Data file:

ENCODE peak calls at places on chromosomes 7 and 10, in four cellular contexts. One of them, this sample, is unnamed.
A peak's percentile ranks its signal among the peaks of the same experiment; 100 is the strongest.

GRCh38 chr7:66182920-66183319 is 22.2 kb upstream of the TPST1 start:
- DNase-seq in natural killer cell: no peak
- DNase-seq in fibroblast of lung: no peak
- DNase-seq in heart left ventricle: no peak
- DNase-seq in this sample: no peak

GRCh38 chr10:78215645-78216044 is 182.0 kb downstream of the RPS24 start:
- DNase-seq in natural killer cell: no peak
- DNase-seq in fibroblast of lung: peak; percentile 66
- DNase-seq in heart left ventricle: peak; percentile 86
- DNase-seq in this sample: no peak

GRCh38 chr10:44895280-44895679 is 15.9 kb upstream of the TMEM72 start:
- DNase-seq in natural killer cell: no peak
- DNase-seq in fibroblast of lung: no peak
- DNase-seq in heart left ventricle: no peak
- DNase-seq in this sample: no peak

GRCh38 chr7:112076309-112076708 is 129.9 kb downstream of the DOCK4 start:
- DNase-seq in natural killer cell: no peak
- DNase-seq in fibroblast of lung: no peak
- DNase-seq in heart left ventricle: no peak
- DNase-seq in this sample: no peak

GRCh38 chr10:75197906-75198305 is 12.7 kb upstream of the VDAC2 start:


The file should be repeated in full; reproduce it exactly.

ENCODE peak calls at places on chromosomes 7 and 10, in four cellular contexts. One of them, this sample, is unnamed.
A peak's percentile ranks its signal among the peaks of the same experiment; 100 is the strongest.

GRCh38 chr7:66182920-66183319 is 22.2 kb upstream of the TPST1 start:
- DNase-seq in natural killer cell: no peak
- DNase-seq in fibroblast of lung: no peak
- DNase-seq in heart left ventricle: no peak
- DNase-seq in this sample: no peak

GRCh38 chr10:78215645-78216044 is 182.0 kb downstream of the RPS24 start:
- DNase-seq in natural killer cell: no peak
- DNase-seq in fibroblast of lung: peak; percentile 66
- DNase-seq in heart left ventricle: peak; percentile 86
- DNase-seq in this sample: no peak

GRCh38 chr10:44895280-44895679 is 15.9 kb upstream of the TMEM72 start:
- DNase-seq in natural killer cell: no peak
- DNase-seq in fibroblast of lung: no peak
- DNase-seq in heart left ventricle: no peak
- DNase-seq in this sample: no peak

GRCh38 chr7:112076309-112076708 is 129.9 kb downstream of the DOCK4 start:
- DNase-seq in natural killer cell: no peak
- DNase-seq in fibroblast of lung: no peak
- DNase-seq in heart left ventricle: no peak
- DNase-seq in this sample: no peak

GRCh38 chr10:75197906-75198305 is 12.7 kb upstream of the VDAC2 start: